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A fall in the personal injury Discount Rate: implications

CII Policy Briefing

Publication date:

02 March 2017

Last updated:

21 June 2018


Policy and Public Affairs

On 27 February, the Lord Chancellor announced that the discount (or 'Ogden') rate used to calculate personal injury claims has been reduced from 2.5% to -0.75%.

The decision implies that the Government expects that a claim recipient investing the damages settlement over their remaining life would get a negative return on investment, and the insurer must top up the expected loss. It will have significant impact on motor and liability policies, as well as public bodies that award compensation, such as the NHS.

Although a correction in the rate was expected by most observers in both sides of the debate, nobody expected the fall to be so severe as to send it into negative values. The announcement follows a long period of inactivity following a consultation and even a legal challenge for further consultation.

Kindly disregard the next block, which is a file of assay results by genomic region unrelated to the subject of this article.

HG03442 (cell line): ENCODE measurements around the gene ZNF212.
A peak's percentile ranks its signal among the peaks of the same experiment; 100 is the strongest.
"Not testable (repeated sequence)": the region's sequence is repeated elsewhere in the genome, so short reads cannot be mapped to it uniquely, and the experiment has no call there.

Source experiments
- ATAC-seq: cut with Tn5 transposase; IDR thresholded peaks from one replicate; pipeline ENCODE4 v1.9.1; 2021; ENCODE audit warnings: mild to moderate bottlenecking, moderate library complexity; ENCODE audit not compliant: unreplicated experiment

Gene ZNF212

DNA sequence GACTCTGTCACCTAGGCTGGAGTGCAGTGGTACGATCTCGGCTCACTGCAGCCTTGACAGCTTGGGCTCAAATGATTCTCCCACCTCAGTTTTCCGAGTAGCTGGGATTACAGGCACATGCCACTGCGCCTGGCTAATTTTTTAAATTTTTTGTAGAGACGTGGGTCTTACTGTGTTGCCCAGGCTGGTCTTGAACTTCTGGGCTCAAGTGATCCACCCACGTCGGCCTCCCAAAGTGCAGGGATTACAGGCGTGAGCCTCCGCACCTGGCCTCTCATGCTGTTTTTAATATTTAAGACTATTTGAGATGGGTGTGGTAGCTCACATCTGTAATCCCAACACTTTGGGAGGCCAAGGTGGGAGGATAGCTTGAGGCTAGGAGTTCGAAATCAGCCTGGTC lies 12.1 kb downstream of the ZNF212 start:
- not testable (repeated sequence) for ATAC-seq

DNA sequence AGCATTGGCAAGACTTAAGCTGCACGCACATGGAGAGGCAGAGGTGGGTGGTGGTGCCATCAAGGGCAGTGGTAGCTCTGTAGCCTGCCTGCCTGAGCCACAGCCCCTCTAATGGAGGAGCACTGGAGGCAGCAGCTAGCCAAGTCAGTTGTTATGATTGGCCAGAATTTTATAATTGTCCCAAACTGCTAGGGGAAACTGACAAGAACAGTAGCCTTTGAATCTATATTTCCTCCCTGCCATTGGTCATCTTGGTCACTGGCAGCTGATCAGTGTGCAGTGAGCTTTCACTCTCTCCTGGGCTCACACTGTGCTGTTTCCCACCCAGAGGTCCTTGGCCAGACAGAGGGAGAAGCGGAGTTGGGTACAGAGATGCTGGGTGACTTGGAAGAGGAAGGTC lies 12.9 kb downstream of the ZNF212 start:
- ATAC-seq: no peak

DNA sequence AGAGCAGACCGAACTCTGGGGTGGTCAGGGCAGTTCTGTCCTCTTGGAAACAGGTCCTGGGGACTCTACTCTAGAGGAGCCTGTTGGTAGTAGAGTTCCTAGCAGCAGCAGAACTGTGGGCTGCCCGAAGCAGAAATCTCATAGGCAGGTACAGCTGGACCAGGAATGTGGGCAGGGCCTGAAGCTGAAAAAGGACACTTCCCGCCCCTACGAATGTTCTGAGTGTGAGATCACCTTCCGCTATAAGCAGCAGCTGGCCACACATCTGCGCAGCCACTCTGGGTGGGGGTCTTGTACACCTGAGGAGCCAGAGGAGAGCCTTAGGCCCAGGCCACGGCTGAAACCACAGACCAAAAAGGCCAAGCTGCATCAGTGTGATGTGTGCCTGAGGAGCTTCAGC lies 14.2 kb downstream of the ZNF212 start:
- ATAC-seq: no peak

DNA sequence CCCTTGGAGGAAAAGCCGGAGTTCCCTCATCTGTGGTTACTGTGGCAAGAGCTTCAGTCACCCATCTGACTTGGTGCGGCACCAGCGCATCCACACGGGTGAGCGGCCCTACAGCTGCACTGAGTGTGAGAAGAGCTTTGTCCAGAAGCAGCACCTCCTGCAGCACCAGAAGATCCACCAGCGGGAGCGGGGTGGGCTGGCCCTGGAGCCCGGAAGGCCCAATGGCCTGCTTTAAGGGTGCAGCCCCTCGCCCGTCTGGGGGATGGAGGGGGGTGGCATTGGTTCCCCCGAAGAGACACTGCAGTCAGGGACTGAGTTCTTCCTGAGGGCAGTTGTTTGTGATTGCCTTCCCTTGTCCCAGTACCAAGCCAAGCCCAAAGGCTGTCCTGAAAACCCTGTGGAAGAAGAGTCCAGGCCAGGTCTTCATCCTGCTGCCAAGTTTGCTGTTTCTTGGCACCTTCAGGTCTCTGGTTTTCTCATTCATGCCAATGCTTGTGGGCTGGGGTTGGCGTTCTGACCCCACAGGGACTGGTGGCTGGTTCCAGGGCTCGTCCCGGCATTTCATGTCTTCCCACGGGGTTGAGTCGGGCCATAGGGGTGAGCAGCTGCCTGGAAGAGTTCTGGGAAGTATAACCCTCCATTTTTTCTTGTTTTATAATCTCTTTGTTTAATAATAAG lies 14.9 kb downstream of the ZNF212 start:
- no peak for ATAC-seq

The announcement was met with a phalanx of criticism from across the insurance sector, highlighting the implications of the significant drop in the Discount Rate, and the fact that this will transmit to higher premiums for 36 million motor and liability policy holders, particularly those with higher risks of claiming such as young drivers or commercial users.

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This document is believed to be accurate but is not intended as a basis of knowledge upon which advice can be given. Neither the author (personal or corporate), the CII group, local institute or Society, or any of the officers or employees of those organisations accept any responsibility for any loss occasioned to any person acting or refraining from action as a result of the data or opinions included in this material. Opinions expressed are those of the author or authors and not necessarily those of the CII group, local institutes, or Societies.


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